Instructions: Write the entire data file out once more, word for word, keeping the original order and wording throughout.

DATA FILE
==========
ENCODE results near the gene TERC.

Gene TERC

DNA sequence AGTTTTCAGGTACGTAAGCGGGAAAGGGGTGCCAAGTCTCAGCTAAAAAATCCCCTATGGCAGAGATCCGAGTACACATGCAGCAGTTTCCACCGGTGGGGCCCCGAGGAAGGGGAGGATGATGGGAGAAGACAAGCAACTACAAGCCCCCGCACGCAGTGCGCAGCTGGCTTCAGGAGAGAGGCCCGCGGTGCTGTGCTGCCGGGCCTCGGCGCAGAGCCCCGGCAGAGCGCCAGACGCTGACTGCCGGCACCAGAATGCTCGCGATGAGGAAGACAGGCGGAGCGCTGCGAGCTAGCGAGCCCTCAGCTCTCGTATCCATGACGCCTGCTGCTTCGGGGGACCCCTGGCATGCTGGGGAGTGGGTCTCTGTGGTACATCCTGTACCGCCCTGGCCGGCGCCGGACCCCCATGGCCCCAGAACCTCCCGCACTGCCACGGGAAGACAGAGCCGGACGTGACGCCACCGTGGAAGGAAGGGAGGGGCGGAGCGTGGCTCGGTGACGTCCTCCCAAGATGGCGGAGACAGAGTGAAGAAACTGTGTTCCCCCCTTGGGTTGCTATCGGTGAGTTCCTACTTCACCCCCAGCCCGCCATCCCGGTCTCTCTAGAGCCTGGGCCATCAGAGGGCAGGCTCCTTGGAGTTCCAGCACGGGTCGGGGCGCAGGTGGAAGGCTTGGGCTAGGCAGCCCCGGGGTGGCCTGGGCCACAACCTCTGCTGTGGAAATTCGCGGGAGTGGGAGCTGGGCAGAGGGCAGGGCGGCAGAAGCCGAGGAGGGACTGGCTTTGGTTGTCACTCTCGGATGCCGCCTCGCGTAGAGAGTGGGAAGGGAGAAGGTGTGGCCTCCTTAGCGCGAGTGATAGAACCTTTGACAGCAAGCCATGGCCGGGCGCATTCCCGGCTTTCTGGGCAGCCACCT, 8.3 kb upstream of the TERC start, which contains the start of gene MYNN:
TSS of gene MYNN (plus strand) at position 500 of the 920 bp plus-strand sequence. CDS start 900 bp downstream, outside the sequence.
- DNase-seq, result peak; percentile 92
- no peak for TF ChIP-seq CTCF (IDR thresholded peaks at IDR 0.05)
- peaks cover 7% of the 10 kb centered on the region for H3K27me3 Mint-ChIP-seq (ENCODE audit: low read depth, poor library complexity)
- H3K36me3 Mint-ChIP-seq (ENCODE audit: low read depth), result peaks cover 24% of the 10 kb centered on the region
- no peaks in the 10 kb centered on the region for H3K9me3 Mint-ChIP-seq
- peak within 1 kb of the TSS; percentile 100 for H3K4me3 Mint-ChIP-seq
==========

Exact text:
ENCODE results near the gene TERC.

Gene TERC

DNA sequence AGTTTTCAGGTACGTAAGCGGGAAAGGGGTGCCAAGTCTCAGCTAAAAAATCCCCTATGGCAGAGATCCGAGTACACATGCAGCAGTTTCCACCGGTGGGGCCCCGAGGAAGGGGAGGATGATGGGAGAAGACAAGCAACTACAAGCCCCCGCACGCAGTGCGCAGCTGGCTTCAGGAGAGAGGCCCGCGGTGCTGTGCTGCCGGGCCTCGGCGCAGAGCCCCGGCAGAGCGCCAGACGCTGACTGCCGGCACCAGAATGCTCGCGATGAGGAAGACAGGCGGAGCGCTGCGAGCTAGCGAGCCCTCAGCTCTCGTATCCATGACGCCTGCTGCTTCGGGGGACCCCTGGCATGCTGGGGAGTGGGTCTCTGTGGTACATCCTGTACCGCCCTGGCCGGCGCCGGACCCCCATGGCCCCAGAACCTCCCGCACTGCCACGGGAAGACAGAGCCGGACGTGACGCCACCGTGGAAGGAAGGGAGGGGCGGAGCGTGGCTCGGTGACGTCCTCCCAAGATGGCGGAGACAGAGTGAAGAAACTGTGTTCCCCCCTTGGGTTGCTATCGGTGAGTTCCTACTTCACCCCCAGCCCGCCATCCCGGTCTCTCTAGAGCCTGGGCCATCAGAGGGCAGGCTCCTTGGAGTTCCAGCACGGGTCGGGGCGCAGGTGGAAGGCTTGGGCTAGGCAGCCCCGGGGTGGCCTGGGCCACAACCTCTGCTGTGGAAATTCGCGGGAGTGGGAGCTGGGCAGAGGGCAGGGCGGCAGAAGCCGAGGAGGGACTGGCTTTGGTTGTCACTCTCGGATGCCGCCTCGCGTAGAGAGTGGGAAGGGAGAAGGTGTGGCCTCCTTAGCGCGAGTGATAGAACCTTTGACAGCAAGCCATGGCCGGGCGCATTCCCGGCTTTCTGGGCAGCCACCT, 8.3 kb upstream of the TERC start, which contains the start of gene MYNN:
TSS of gene MYNN (plus strand) at position 500 of the 920 bp plus-strand sequence. CDS start 900 bp downstream, outside the sequence.
- DNase-seq, result peak; percentile 92
- no peak for TF ChIP-seq CTCF (IDR thresholded peaks at IDR 0.05)
- peaks cover 7% of the 10 kb centered on the region for H3K27me3 Mint-ChIP-seq (ENCODE audit: low read depth, poor library complexity)
- H3K36me3 Mint-ChIP-seq (ENCODE audit: low read depth), result peaks cover 24% of the 10 kb centered on the region
- no peaks in the 10 kb centered on the region for H3K9me3 Mint-ChIP-seq
- peak within 1 kb of the TSS; percentile 100 for H3K4me3 Mint-ChIP-seq